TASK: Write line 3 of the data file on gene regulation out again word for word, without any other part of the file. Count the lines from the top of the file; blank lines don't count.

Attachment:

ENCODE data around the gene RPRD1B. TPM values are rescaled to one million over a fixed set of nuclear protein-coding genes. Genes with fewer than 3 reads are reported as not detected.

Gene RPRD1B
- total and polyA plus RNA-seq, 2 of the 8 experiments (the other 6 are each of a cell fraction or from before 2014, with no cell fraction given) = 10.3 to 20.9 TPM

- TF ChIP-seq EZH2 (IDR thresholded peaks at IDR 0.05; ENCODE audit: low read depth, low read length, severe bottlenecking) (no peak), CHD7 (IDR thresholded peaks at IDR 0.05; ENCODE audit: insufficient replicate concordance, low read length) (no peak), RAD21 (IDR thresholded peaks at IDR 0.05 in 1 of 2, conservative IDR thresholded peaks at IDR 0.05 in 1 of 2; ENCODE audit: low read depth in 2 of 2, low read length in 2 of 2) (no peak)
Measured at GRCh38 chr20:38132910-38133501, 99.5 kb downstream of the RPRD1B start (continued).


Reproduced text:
- total and polyA plus RNA-seq, 2 of the 8 experiments (the other 6 are each of a cell fraction or from before 2014, with no cell fraction given) = 10.3 to 20.9 TPM